But I know there are some of you who you can and should ignore your FICO score.

I also want to mention the risk of paying too much for your score, the benefits of boosting your score, and a reason why I think FICO is kind of awesome.

Maybe disregard all this?

I made the case that everybody should spend up to $20 to buy their FICO score (and credit report).

But personal finance guru Dave Ramsey makes the following fine point about FICO scores: Ignore them.

That’s fine for his larger lesson, which is to urge people to live entirely debt-free. If you live a cash-only, debt-free financial life, you don’t need a FICO score because you don’t ever need to ask a bank for a loan.

For people at the extreme ends of the financial spectrum, I endorse Ramsey’s hard-core approach to FICO scores and borrowing.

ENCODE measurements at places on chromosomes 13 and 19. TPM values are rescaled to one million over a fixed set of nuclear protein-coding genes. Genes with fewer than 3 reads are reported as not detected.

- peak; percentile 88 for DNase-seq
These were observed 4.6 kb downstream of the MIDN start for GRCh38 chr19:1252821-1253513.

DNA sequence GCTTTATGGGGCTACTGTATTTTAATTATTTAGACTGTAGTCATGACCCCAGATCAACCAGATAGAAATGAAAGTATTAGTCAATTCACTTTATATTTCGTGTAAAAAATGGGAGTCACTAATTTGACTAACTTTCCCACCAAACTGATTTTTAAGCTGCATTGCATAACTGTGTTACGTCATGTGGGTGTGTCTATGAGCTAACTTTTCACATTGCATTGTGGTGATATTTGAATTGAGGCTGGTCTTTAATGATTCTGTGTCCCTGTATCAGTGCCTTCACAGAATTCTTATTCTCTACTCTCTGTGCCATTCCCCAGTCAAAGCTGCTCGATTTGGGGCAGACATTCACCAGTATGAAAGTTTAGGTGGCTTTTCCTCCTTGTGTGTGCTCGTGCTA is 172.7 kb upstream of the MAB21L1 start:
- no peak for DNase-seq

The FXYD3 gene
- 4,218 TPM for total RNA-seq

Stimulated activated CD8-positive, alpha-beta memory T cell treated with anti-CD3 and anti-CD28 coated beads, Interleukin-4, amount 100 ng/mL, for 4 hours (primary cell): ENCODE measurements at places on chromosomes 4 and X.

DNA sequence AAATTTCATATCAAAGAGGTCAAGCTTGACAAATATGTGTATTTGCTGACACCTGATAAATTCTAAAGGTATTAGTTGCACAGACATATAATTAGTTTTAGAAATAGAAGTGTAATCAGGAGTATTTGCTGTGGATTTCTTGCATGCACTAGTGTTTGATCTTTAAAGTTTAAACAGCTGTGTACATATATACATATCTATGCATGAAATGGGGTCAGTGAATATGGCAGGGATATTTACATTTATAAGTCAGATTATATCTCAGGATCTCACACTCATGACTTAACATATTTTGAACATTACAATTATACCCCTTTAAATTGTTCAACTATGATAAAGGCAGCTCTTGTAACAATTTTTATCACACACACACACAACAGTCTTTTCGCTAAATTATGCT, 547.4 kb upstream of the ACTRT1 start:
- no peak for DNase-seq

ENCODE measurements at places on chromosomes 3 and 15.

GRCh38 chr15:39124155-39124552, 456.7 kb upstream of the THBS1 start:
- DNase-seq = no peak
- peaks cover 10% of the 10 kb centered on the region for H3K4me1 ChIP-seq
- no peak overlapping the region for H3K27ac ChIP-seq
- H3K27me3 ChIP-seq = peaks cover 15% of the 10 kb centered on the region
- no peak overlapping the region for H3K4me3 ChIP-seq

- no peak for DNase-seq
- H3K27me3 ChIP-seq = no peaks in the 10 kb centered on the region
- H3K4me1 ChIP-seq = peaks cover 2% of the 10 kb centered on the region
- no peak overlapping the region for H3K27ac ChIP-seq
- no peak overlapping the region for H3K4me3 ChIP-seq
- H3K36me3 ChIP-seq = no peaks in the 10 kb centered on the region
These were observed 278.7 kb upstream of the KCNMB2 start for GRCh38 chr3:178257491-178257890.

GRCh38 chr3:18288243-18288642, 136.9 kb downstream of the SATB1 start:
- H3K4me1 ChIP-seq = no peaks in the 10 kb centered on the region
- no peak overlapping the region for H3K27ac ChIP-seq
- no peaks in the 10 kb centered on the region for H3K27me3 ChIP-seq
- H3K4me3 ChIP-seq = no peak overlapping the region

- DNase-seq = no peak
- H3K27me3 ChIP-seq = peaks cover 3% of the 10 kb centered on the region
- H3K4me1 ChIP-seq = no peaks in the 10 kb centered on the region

If you can always pay cash because you’ve got unlimited amounts of it, by all means ignore your FICO score. And if you’ve been in distress because of a debt problem that needed curing through bankruptcy or by going cold turkey on borrowing, again I think Ramsey’s right. Ignore your FICO score.

But for the 90 percent of us in the middle, we need to pay attention to our score.

When you know your score before you walk into a bank, you know whether the loan you got offered by the bank is at the lowest rate possible.

If you don’t know your own FICO score, you’re entirely at the mercy of your lender.

Call me crazy, but maybe you don’t want to do that?

What else NOT to do